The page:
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Monday, August 02, 2004
Nikkei Byte Identifies HDD Performance Bottlenecks

Nikkei Byte conducted performance evaluations of hard disks based on benchmark tests.

It found that a disk rotation speed is the most important factor for speeding up actual application processing (refer to graph 1); and remarkably effective, too, is the increase in a cache size that can be implemented as a remedial measure to conceal a delay in processing.

Nikkei Byte chose hard disks mainly among products released between 2003 and 2004, including some 3.5-inch ATA/Serial ATA (SATA) desktop HDDs and 2.5-inch ATA notebook HDDs. As for SCSI server HDDs, old products put on sale before 2002 also were prepared for comparison with the current ATA products.

The testing machine is a PC originally assembled based on the Pentium 4. It was assembled with Intel Corp's "D875-PBZ" motherboard.

Evaluation I: Cache Usage Makes a Difference in Actual Application Processing

First, the basic performance was measured using the "File System Benchmark" of the benchmark software "Sandra 2004" provided by UK SiSoftware Ltd. Accordingly, it was shown that the higher its rotation speed, the higher a product is ranked.

Particularly, among 3.5-inch SCSI hard disks, the "MAU-3147" and the "MAT3300NC," two new HDDs Fujitsu Ltd plans to release in November 2004, achieved brisk performance levels. Their rotation speeds are high: 15,000 rpm and 10,000 rpm, respectively. Each has a higher record density of around 80GB per disk. These features are in fact reflected in the results.

Next, the performance in running an actual application was measured using the "Hard Disk DriveTest Suite" of the benchmark software "PCMark-04" provided by US Futuremark Corp. The result shows degradation of performance by almost 30% for products with a cache size less than 8MB, although these products did not differ much from other groups of products in terms of basic performance. (graph 2) When processing required a higher ratio of writing, the difference in performance of HDDs was magnified more than expected according to the difference in their cache size.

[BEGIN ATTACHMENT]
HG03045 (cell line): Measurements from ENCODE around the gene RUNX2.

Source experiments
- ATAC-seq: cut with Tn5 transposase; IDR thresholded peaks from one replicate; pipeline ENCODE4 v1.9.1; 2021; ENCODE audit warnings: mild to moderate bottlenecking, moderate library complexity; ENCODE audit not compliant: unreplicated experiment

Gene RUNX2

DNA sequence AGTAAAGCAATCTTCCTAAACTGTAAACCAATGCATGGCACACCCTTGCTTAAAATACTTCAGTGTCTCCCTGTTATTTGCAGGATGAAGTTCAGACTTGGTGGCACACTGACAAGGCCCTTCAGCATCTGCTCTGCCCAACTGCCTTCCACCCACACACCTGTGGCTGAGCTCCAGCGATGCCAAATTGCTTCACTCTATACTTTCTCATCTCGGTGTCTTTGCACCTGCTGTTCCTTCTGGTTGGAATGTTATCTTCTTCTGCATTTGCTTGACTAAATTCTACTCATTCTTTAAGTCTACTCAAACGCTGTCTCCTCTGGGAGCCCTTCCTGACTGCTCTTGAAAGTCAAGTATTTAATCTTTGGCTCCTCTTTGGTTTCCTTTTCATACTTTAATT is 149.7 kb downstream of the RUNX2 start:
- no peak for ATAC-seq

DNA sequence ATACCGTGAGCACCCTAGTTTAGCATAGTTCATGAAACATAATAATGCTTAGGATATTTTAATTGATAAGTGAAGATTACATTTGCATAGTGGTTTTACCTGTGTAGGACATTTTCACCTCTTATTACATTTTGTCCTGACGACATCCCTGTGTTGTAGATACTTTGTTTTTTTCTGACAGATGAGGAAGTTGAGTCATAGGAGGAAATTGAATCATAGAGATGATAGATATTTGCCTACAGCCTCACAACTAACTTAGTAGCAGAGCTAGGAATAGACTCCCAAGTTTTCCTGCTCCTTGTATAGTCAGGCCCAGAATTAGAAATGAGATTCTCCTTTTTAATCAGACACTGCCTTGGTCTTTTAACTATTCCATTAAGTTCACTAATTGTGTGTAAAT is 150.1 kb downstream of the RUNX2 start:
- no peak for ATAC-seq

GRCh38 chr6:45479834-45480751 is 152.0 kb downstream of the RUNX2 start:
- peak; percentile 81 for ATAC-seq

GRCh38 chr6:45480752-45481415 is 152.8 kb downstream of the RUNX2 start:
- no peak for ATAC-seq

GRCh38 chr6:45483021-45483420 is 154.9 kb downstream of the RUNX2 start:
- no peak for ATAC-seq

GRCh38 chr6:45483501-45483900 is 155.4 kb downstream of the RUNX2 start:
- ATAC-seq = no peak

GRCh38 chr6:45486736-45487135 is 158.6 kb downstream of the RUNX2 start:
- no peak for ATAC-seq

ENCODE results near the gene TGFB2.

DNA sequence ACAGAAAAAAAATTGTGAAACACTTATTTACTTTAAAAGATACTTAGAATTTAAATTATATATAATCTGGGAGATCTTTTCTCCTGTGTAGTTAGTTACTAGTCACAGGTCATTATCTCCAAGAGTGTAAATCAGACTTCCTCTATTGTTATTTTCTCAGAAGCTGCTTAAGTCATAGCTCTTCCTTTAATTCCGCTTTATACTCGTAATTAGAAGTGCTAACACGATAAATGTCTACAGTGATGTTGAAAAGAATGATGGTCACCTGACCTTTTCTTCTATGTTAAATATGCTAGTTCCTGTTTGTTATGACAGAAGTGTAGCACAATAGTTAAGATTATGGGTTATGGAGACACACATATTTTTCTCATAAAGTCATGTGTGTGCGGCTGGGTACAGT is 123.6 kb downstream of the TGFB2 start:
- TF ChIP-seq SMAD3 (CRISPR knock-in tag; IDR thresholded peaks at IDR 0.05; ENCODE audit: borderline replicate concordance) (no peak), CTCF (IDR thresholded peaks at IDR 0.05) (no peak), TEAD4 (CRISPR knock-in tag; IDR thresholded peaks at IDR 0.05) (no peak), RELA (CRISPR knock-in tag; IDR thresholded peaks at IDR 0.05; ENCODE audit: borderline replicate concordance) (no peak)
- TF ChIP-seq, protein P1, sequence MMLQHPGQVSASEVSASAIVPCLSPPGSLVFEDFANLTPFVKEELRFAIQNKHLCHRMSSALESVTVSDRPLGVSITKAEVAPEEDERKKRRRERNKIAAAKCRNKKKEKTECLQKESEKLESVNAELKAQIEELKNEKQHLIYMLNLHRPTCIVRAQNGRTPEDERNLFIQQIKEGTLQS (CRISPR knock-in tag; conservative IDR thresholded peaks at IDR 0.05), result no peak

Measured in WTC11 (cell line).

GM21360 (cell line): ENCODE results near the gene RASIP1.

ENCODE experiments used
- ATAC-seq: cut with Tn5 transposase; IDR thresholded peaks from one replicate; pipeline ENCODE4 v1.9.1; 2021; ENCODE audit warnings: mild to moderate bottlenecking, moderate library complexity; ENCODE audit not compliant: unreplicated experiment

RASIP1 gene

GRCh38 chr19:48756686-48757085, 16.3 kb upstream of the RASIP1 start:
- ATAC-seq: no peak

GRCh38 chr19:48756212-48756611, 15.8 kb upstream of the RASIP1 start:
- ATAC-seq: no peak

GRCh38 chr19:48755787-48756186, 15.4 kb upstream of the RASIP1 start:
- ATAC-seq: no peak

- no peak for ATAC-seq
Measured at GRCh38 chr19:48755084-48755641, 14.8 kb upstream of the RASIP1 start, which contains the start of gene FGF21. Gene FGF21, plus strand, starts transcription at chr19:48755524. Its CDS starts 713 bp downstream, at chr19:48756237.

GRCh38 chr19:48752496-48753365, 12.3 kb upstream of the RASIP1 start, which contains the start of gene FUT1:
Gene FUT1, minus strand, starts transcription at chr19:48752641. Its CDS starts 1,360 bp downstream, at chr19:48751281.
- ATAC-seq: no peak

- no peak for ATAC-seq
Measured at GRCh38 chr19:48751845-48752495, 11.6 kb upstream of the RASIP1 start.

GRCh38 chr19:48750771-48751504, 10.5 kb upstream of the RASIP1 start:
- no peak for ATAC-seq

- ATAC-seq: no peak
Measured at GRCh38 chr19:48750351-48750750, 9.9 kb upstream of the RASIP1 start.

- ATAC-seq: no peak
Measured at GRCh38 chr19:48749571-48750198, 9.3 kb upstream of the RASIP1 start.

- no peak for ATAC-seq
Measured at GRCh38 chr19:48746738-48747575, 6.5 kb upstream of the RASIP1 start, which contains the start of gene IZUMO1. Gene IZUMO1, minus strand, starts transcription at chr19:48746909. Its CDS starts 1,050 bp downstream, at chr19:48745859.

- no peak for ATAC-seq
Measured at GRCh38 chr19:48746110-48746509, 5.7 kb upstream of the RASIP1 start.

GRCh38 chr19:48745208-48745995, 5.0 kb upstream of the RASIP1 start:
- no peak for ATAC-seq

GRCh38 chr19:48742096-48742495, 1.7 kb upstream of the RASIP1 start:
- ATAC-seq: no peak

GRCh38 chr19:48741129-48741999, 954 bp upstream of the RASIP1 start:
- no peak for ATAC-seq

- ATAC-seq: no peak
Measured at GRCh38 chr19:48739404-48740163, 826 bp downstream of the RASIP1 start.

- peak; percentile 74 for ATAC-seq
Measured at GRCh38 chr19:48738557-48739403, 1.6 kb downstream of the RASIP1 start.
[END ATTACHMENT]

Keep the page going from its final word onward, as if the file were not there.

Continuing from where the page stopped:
However, it should be noted that various makers allocate a size to a read cache and to a write cache in different ways. So far as this evaluation is concerned, the "HDS-722525-VLAT80" and the "HDS-722525-VLSA80" of US Hitachi Global Storage Technologies (HGST) Ltd proved that the company has a superior scheme for allocating a size. The two products, each with a total cache size of 8MB, use only 7,938KB for their real caching respectively, while HDDs of other makers use more. Nonetheless, HGST's products produced good results. Thus, as might be expected, it has been confirmed that performance in processing an actual application relies on the specific cache control scheme.

Evaluation II: Difference in Read Speed Stability

It is a common practice that all the concentric tracks formed on a disk are put together into 10 to 20 zones where data is recorded by a method called "Zone Bit Recording" (ZBR).

In order to determine a tendency of performance change across zones, this evaluation used the "Disc Inspection Test" of the "WinBench 99 2.0" provided by US Lionbridge Technologies, Inc. With this testing program, a benchmark test was conducted to measure sequential access performance, covering from the most inside zone to the most outside zone.